10 Fundamental Do’s and Don’ts of Twitter Etiquette

Twitter has exploded in Do's and Don'ts of Twitter - Twitter Etiquettepopularity over the past few years, offering businesses a way to listen to and reach out to their target audiences.

While Twitter was built on a platform of simplicity, it’s by no means an easy marketing tool to grasp.  A few misconceptions about how to use Twitter can land your business in a minefield of negativity and bad PR.

For that reason alone, it’s important to be aware of the fundamental “rules” of Twitter etiquette before you dive in.  If your brand is already on Twitter, these do’s and don’ts will serve as a handy checklist to ensure your behavior isn’t putting off customers.

1)  Do: Listen, Listen, Listen

You have two ears and one mouth for a reason.

Have you ever been to a party with “that guy” who just won’t stop talking?  Even when you try to give your input, he cuts you off or talks over you.  Think about how annoying, rude, and off-putting that behavior is. You don’t want to be “that guy” on Twitter or any social network for that matter.

Twitter is a medium where you can push your brand into the open, but that pushing absolutely has limitations and they’re quite low.  Beyond avoiding being annoying,   Dave Kerpen of Likeable Media told a great story that perfectly highlighted why social listening is superior to constantly pushing your message.

2)  Do: Engage Followers (Strategically)

Twitter is a fantastic way to interact with customers, whether past, current, or future. From a business perspective, while engagement may not necessarily be the best end goal, it is an important piece of the “social media ROI pie” that shouldn’t be ignored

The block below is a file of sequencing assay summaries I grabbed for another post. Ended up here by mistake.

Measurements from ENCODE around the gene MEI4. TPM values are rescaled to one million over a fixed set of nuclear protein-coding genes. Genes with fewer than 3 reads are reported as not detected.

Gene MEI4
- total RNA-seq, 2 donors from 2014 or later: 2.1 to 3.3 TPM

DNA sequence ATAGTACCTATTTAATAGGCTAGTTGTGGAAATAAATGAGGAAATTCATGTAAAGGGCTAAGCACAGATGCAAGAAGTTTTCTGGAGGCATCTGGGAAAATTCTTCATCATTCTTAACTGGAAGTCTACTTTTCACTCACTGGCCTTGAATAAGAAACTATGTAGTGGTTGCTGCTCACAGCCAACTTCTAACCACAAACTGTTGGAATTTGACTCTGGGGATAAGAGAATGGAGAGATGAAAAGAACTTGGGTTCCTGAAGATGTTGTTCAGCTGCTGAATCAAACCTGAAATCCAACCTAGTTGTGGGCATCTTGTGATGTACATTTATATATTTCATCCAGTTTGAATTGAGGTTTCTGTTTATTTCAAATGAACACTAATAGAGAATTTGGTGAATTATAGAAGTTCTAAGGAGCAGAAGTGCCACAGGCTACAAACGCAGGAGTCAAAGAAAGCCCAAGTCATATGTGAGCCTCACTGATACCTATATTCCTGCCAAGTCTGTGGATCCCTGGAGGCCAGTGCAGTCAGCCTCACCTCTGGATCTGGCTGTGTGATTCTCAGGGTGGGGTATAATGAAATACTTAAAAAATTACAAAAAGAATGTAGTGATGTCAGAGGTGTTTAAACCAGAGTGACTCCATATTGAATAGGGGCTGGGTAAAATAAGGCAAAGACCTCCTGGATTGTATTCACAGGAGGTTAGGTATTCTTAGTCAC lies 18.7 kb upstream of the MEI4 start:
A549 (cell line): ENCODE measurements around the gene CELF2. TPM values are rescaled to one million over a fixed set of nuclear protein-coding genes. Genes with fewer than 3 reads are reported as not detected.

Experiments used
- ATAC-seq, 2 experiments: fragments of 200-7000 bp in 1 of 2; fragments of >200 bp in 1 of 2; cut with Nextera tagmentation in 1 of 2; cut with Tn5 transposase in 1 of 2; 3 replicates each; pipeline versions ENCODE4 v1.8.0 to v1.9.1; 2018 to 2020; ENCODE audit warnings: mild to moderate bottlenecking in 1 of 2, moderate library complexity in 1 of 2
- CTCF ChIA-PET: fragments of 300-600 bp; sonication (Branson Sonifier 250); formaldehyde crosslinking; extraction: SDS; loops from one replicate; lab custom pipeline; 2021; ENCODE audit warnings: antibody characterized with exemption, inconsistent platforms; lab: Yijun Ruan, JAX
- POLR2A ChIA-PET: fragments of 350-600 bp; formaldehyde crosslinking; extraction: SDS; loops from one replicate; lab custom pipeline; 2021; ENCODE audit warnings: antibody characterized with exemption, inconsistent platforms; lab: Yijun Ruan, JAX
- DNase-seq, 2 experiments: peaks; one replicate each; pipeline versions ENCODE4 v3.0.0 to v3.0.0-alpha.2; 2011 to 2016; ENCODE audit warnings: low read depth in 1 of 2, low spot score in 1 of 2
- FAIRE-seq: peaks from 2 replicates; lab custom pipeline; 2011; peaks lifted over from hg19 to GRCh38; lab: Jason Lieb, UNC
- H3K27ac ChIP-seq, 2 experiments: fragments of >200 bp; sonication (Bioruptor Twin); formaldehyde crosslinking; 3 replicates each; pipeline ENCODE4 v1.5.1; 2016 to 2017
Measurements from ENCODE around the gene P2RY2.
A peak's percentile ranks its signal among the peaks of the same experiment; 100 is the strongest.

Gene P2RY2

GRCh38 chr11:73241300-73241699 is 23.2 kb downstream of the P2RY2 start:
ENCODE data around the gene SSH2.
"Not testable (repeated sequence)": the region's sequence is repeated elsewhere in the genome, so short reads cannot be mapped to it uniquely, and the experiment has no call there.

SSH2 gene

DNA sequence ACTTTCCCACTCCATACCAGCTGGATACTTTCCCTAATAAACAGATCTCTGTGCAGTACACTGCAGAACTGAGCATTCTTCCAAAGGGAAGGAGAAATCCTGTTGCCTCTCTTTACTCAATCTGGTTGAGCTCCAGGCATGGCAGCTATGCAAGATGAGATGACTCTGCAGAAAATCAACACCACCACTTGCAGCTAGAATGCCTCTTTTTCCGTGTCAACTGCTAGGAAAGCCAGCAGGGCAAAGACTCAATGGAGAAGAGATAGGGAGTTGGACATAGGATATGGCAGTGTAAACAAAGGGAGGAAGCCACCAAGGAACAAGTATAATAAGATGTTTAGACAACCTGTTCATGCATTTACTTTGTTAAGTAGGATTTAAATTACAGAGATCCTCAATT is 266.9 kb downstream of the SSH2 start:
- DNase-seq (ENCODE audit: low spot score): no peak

So, engagement is key, but is there right and wrong way to go about this on Twitter?  Perhaps.

Your primary focus should be engaging people who are members of your target market.  For the same reasons you wouldn’t waste time in your office talking to random people on the phone, you shouldn’t waste time talking to random people on Twitter either.  That’s not to say you should be rude and ignore people, but it is to say you should mostly seek interaction from people who have an unfulfilled need your business is capable of fulfilling.

3)  Don’t: Relentlessly Promote Yourself

Consumers don’t want to be talked at.  They want to be treated like people, not numbers.  They want to be viewed as humans with needs and emotions.  They want to be listened to.  And then they want to be presented with a solution that fills a need gap in their life.

If your Twitter timeline consists almost entirely of you yelling about how incredible your business is, you’re doing it wrong.  Give first, then you can expect to receive.

4)  Do: Frequently Tweet Different Types of Content

There’s nothing more damaging to a Twitter presence than monotony.  Sharing links to blog posts is worthwhile, but frequently changing the types of content you tweet will keep your followers much more engaged.  With visual content playing a huge role in social media today, it’s imperative that you integrate videos, Instagram, Vine, and other rich content into your tweets.

5)  Don’t: Make Long Tweets or Overuse Hashtags

If your message is too long to fit into 140 characters, it’s probably too long for Twitter.  Ideally, you should never use all 140 characters, as you decrease the likelihood of people clicking through your tweets.

Hashtags can be a useful tool, but use them sparingly.  Regularly including three or more hashtags in your tweets means people will probably start overlooking them, because they tend to look like spam and are harder to read quickly.

6)  Do: Provide Feedback and Redirect for Customer Service

Obviously, you’re on Twitter to better connect with your customers, so always take advantage of the opportunity to monitor feedback about your business.  Twitter is interactive and people expect a certain level of communication between themselves and the organizations they follow.  Like #1 earlier in the post emphasized, seek to first listen, then respond.